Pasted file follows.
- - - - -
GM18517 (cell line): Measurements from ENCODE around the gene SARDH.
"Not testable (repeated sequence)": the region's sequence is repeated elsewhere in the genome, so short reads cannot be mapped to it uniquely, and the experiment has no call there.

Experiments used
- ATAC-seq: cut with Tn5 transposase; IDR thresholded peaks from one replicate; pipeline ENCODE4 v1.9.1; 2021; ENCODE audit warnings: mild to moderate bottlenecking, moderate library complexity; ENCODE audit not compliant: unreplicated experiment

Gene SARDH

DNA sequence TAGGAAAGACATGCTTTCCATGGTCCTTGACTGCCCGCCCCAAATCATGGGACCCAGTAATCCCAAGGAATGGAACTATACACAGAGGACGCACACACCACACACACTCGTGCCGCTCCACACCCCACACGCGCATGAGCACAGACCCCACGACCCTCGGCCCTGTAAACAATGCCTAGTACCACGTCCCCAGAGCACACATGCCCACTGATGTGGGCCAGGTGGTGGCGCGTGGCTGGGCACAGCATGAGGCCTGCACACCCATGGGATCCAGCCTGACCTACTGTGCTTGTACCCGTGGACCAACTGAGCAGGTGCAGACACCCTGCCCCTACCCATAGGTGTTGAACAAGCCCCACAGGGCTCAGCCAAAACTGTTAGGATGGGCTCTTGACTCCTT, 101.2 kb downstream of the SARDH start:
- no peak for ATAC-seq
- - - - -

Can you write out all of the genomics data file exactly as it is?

GM18517 (cell line): Measurements from ENCODE around the gene SARDH.
"Not testable (repeated sequence)": the region's sequence is repeated elsewhere in the genome, so short reads cannot be mapped to it uniquely, and the experiment has no call there.

Experiments used
- ATAC-seq: cut with Tn5 transposase; IDR thresholded peaks from one replicate; pipeline ENCODE4 v1.9.1; 2021; ENCODE audit warnings: mild to moderate bottlenecking, moderate library complexity; ENCODE audit not compliant: unreplicated experiment

Gene SARDH

DNA sequence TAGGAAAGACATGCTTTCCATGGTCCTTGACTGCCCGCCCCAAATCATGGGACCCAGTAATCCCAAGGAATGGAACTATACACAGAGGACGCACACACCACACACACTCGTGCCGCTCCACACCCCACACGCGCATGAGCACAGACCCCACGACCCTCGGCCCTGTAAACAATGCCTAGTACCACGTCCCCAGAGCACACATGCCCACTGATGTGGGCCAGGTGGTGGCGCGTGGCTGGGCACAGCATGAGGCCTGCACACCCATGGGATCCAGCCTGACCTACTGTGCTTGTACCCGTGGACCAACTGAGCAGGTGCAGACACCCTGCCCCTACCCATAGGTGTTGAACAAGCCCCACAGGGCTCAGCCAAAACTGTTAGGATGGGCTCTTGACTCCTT, 101.2 kb downstream of the SARDH start:
- no peak for ATAC-seq